Pediatric GIST clinic registers largest cohort of young GIST patients
A poster authored by the Consortium for Pediatric and Wild-Type GIST Research (CPGR) outlined the activity of the pediatric GIST clinic at the National Institute of Health in Bethesda, MD. The first clinic was held June 19, 2008. Out of 21 patients registered, 14 were seen at the clinic and patient ages ranged from 11 to 35. The second pediatric clinic will take place on January 21 to 23, 2009. A goal of the clinic is to see all patients with pediatric or wild-type GIST. On clinic day one, patients will have the opportunity to meet health care specialists is a variety of fields, such as dermatology, genetics, nutrition, pain management and psychosocial services. On clinic day two, patients will meet with members of the CPGR. Throughout the day there will be a series of seminars that address subjects such as alternative/ complimentary approaches, nutrition tips, recreational/art therapy and relaxation techniques. In addition to developing a database of patients with this rare form of GIST, current CPGR projects include assessment of germline mutations of the succinate dehydrogenase gene previously identified in patients with Carney-Stratakis Syndrome, measurement of tumor size and growth rates and development of a protocol using an IGF-1R antibody for wild -type GIST.
CPGR has a webpage (www.pediatric gist.cancer.gov) for more info and an email address (email@example.com) for patients who would be interested in registering for the clinic.
The protein recycling mechanism – a potential new target in GIST
Dr. Annette Duensing recently joined the LRG Research Team. Her work on GIST cell death mechanisms was the subject of a presentation. Duensing presented lab evidence that inhibiting the proteasome causes apoptosis (natural cell death) in a GIST exon 13 mutation cell line.
The proteasome (See Figure 1) is basically a recycling machine. It disassembles large proteins into their component protein building blocks so they can be reused within the cell. In this role it can move the cell directionally either toward renewal or natural death. It comes into play after another cell process called ubiquitination tags proteins with ubiquitin to identify them for disassembly by the proteasome.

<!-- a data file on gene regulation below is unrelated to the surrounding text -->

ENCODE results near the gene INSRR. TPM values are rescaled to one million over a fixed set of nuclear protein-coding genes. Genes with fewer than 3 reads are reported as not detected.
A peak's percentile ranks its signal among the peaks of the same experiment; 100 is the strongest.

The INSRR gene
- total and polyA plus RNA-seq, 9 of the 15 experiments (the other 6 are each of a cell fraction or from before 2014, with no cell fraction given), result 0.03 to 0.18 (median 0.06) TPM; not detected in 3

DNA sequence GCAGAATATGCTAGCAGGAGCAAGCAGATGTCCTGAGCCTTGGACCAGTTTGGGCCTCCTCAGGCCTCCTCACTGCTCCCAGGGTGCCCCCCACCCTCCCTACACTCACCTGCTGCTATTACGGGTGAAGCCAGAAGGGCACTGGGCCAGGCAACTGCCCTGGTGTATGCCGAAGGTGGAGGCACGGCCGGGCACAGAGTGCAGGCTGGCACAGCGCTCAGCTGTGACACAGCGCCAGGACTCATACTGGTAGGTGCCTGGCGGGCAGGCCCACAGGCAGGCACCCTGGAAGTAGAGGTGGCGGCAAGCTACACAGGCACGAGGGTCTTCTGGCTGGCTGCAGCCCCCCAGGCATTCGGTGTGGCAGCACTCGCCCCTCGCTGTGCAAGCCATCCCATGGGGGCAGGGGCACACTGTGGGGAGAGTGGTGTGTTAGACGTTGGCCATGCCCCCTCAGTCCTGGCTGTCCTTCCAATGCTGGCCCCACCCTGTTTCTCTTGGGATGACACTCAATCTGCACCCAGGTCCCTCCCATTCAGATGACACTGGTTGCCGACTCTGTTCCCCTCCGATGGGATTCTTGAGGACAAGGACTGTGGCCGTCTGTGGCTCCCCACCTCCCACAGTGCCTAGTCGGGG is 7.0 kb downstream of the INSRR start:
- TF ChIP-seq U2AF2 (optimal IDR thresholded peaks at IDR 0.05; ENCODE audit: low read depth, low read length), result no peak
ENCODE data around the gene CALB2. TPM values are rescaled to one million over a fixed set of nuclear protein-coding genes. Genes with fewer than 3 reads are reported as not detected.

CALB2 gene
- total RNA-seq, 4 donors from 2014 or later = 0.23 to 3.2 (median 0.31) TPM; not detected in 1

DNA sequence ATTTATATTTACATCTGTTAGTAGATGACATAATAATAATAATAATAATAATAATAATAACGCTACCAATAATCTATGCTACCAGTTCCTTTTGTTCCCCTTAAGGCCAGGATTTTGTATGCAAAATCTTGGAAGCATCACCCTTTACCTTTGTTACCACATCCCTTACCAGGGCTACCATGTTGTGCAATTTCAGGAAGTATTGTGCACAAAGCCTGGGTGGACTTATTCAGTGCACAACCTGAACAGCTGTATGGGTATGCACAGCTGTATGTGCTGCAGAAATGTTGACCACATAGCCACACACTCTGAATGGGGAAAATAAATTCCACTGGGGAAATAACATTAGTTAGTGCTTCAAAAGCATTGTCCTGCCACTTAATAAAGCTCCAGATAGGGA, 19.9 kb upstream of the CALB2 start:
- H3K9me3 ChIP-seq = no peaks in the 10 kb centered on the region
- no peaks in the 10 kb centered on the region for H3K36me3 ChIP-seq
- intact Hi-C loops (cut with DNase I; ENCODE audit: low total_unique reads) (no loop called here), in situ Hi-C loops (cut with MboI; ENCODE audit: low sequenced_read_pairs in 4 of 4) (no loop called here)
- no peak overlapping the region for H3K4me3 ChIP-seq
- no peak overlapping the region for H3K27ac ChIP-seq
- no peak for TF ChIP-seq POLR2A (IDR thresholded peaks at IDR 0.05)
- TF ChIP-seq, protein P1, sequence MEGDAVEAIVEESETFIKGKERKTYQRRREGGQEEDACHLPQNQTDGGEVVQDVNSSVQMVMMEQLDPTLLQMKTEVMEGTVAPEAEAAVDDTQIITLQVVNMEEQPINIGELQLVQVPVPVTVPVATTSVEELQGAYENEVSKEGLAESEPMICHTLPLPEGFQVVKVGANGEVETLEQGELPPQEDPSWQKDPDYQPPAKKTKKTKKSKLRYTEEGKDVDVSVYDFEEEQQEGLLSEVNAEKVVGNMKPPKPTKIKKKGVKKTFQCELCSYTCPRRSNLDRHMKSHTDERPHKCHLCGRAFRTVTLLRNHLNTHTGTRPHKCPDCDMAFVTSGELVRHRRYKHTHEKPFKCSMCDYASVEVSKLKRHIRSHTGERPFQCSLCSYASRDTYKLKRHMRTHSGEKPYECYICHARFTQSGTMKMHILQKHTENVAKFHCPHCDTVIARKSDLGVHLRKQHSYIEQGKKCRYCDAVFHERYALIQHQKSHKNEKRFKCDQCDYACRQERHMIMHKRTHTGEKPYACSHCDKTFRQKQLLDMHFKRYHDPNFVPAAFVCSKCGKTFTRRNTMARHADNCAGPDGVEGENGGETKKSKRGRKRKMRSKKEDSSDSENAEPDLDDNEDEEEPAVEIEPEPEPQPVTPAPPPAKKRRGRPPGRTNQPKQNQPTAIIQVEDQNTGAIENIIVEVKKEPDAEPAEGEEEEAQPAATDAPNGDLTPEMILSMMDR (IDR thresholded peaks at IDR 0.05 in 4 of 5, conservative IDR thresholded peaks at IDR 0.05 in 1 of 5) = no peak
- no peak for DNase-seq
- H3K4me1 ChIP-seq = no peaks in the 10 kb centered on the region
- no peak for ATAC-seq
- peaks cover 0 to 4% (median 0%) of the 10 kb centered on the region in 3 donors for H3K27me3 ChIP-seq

The proteasome is active in a chain of events occurring during imatinib therapy. Therapeutic response to imatinib in GIST involves upregulation of histone H2AX. H2AX levels are regulated by the ubiquitin-proteasome machinery in GIST. By blocking the recycling machinery using an approved proteasome inhibitor called Velcade or Bortezomib, Dr. Duensing demonstrated that GIST cell death can occur as a result of higher H2AX levels. Bortezomib is also shown to reduce transcription levels of KIT.
Dr. Duensing concludes that this is a new therapeutic option for GIST.
Molecular testing growing – but has a long way to go.
The GIST ‘ReGISTry’ began in 2004 as a means of tracking actual delivery of GIST care at multiple sites in the United States. After patient consent, GIST clinicians enter historical data into a webbased database. Every six months the data is collected and summarized. Dr. Jonathan Trent presented the current summary in a poster at CTOS. There are now 753 patients enrolled from 116 treatment centers. Molecular testing (GIST genotype or mutation analysis) is growing but has only been done for four percent of the patients. This is a clear area of concern since genotyping is available and may have predictive value. Hopefully this percentage will grow as clinicians learn of the potential implications for treatment.
Adjuvant imatinib use among all patients has grown from 14 percent in 2007 to 28 percent in 2008.
Several of the CTOS presentations can now be downloaded at www.ctos.org/meeting/2008/program.asp.